Reading and Popular Culture
Ian Collinson [+–]
Ian Collinson is a learning advisor at the University of New South Wales in Sydney, Australia. He teaches at both undergraduate and postgraduate levels and has worked in adult education for nearly a decade. His research interests are in the area of popular culture: book reading; genre fiction, popular music; and cultural theory and politics.
Book reading often seems to function as a barometer of cultural vitality. For those who wish to argue that we live in a dumbed-down age, the alleged decline in book reading often becomes the benchmark of falling cultural standards. Although pessimistic critics and commentators may shout that the time of the book is over, as they have since the fifteenth century, millions of readers worldwide are not listening to them. Despite the allure of television and the internet, book reading remains a popular activity. However, despite the huge global audiences for books, it is surprising that the complexity of everyday book culture is not readily comprehended.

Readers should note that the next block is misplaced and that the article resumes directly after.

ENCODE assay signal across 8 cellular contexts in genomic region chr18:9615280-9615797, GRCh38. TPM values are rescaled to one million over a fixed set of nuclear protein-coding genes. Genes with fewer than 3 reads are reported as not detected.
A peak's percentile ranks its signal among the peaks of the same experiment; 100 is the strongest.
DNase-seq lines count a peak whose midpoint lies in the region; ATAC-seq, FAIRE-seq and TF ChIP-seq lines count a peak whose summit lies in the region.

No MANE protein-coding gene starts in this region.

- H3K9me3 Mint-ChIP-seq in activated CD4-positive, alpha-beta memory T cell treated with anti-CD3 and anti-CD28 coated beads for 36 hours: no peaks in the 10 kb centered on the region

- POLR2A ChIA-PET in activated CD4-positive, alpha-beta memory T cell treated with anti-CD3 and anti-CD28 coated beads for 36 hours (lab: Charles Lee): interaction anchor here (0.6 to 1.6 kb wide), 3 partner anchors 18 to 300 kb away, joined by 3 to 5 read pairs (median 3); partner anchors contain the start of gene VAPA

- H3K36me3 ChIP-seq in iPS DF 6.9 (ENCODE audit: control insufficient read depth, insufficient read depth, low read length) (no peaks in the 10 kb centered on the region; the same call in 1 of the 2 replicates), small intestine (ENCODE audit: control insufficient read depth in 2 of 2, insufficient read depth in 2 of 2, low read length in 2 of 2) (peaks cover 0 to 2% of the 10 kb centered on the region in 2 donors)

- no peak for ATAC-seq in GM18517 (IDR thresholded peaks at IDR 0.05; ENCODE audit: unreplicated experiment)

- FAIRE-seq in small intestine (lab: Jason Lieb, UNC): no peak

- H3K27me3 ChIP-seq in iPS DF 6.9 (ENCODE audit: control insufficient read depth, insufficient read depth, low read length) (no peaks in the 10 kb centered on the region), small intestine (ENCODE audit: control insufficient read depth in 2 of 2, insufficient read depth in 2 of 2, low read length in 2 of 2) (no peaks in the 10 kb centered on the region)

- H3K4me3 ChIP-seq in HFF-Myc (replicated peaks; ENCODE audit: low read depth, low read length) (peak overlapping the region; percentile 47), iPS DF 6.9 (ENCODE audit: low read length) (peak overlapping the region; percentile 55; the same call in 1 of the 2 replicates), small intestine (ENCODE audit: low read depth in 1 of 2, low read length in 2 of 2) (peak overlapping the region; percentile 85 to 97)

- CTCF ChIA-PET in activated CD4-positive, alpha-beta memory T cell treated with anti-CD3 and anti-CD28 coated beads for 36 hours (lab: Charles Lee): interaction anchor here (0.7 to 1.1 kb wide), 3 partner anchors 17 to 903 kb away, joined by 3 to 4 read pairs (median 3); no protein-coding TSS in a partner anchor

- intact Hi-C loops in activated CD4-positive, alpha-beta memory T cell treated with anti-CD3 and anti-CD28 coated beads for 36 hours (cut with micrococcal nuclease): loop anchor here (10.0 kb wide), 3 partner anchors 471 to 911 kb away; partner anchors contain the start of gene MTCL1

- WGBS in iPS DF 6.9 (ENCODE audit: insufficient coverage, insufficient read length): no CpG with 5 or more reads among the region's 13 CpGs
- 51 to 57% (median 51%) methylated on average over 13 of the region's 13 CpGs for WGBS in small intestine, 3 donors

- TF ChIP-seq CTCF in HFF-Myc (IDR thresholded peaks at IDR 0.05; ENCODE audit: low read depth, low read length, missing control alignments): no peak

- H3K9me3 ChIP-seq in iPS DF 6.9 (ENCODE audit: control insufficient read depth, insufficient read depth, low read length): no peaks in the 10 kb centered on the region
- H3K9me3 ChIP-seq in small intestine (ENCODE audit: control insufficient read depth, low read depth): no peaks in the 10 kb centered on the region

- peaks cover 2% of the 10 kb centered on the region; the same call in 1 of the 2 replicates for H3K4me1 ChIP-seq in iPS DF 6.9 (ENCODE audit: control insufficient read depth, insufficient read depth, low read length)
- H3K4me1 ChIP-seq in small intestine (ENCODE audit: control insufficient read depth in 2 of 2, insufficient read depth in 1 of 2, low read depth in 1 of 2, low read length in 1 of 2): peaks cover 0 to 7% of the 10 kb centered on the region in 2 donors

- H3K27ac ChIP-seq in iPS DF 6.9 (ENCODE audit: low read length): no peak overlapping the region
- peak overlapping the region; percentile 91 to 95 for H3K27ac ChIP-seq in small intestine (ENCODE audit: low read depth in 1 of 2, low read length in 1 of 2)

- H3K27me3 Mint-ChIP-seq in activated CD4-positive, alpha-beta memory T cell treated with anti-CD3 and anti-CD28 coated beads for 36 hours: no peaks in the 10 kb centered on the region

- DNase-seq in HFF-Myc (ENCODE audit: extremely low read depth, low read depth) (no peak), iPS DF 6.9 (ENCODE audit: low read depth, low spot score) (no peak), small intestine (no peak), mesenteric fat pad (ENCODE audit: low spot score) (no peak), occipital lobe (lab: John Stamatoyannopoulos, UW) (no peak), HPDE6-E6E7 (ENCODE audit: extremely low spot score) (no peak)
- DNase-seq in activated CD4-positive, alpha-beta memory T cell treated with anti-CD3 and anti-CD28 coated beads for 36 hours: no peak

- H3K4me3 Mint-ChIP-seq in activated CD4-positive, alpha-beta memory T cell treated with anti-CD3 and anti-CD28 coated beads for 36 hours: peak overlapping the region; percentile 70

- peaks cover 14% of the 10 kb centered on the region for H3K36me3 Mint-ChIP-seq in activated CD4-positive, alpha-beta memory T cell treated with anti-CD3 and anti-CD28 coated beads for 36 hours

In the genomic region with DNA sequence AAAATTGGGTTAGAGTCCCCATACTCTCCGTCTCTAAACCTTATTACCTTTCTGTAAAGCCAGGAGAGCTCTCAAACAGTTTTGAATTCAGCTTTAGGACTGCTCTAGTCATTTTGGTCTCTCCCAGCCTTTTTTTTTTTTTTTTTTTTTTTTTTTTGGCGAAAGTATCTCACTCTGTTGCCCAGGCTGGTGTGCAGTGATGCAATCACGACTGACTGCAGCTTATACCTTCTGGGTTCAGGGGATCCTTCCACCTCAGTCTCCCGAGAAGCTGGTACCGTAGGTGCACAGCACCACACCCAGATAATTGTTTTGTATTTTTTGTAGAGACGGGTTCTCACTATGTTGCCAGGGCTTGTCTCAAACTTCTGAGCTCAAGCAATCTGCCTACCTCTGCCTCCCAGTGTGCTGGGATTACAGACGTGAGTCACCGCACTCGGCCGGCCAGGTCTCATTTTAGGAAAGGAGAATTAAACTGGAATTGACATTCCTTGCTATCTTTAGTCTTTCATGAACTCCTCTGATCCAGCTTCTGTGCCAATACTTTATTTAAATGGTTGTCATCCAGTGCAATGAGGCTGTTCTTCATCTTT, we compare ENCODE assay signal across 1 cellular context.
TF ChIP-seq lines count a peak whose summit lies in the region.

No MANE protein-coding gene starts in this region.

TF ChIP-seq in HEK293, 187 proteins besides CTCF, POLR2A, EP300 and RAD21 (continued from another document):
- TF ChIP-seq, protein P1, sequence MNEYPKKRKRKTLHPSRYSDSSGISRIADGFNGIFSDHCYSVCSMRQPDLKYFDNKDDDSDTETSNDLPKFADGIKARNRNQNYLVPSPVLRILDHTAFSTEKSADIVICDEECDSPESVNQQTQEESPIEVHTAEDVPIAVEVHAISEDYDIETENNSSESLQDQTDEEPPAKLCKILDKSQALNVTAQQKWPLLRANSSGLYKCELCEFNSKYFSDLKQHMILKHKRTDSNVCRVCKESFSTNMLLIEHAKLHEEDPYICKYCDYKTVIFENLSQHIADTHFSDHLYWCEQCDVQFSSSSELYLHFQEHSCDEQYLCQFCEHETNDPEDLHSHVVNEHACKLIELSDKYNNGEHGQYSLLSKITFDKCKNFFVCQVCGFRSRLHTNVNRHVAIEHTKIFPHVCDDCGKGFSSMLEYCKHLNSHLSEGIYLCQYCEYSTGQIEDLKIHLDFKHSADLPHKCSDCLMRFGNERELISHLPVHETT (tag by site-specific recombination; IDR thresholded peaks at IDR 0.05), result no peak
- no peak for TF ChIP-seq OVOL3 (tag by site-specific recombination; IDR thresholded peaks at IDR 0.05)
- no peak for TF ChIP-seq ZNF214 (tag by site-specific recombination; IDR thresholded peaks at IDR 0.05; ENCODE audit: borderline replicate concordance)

To the apparently simple and perennial question: ‘what do people do with books?’, this research offers a sophisticated response that goes beyond the narrow perception that reading is solely the consumption of narrative. It combines a number of different academic approaches (cultural geography and sociology; literary and cultural studies; and cultural history) in order to better understand the complex nature of readers’ everyday encounters with their books. Through the use of an ethnographic method, which grounds the analysis firmly in the experience of real embodied readers, this work reveals the rich textures of everyday reading culture. It demonstrates how seemingly mundane acts of popular reading are, in fact, complex performances enabled and curtailed simultaneously by three cultural economies: the spatio-temporal, the social and the textual. While the consumption of narrative (often thought to be an entirely adequate definition of reading) remains significant, it is only a single element in an everyday reading practice that is, as this book shows, anything but ordinary.
Table of Contents
Introduction [+–] 1 – 8
About the benefits od reading
About culture and literature
How people read
´You give a bit of yourself when you give a book´: books, readers and social networks [+–] 57 – 88
About books, readers and social networks
The extra-textual dimension
Doing things with books: listening to everyday readers [+–] 123 – 128
List of References [+–] 129 – 141
A Reader profiles [+–] 142 – 150
B Conducting the interviews [+–] 151 – 152
Index [+–] 153 – 155